The retainers are configured to nest so that an upper retainer 90″ can be received in a lower retainer 90′ substantially in a manner as shown. Preferably, although not necessarily, the retainers mutually snap fit connect with associated similar retainers in a stacked arrangement such as shown. In addition, one or more cover cap members 91, 99 are provided for covering the sleeves 32, 72, respectively, received in the retainers 90. As illustrated, a single cover cap member 91 is received in the upper retainer 90″ to cover the sleeve 32 and to hold the sleeve 32 snugly in place relative to the retainer. The cap members can be locked in place by engaging members relative to the retainer such as by a snap fit or by sliding the cap members in place. The cap members are preferably positioned relative to the retainer 90″ to compress the sleeves 32, 72 in place thereby adding to the integrity of the overall construction to hold the sleeves 32, 72 firmly in place yet without placing undue pressure on the associated cable members carried by the sleeves. Although illustrated as having a rectangular cross section the cap members can have a triangular or other profile to place more or less pressure on the sleeves at selected locations thereon as desired.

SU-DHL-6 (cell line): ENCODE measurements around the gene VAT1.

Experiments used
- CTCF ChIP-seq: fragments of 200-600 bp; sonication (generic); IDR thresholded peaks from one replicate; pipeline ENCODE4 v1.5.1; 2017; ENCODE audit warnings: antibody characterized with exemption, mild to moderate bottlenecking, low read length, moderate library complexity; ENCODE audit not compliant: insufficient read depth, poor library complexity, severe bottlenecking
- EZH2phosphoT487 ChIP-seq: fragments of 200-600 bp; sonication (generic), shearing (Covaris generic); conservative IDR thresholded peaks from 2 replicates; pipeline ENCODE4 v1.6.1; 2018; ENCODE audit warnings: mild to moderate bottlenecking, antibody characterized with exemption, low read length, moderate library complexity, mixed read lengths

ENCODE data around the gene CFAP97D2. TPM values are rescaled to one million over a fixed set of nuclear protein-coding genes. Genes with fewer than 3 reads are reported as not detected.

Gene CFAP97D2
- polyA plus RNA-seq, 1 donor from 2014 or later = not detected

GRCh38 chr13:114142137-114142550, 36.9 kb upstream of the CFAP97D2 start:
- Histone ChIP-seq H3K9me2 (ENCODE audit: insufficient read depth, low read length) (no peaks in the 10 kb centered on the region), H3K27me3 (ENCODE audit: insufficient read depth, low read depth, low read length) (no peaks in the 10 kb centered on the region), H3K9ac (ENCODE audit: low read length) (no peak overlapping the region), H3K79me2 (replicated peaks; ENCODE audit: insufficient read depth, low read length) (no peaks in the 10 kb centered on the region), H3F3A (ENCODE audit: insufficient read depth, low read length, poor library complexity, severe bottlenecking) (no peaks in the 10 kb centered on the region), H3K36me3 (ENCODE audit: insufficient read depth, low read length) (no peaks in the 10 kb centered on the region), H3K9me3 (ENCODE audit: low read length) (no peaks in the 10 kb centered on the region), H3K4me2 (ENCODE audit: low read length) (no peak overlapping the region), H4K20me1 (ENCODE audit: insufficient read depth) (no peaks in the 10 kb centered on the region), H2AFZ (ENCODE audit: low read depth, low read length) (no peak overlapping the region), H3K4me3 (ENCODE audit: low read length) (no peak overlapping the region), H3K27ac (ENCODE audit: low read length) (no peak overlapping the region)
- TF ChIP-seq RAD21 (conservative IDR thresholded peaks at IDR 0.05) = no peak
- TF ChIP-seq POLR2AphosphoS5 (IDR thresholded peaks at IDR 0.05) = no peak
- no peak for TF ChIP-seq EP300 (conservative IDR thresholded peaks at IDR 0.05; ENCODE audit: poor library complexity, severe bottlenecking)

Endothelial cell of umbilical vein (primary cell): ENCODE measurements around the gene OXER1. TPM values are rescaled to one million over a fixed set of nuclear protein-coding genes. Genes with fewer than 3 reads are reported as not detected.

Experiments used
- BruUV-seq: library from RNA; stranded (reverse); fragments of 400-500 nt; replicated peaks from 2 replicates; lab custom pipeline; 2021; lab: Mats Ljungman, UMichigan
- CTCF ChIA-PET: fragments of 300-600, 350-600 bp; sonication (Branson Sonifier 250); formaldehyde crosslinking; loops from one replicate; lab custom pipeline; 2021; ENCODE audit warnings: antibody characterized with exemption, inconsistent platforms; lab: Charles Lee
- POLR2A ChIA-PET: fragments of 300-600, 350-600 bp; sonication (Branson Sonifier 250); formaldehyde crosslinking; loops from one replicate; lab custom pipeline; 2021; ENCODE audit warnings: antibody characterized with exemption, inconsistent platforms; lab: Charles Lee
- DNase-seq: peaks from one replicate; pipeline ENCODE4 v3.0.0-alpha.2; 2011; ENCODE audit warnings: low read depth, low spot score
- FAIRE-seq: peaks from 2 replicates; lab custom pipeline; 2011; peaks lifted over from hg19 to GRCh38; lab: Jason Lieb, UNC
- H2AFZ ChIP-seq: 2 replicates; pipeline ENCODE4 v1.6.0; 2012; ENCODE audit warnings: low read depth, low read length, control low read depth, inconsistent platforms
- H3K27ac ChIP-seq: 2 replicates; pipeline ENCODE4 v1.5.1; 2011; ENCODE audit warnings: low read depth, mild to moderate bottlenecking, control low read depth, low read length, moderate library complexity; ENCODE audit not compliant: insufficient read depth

It is to be appreciated that in a mounted or post-load orientation, side walls 100 of the U-shaped support channels 92 compress the sleeve tightening the passageway(s) around the fiber optic cables (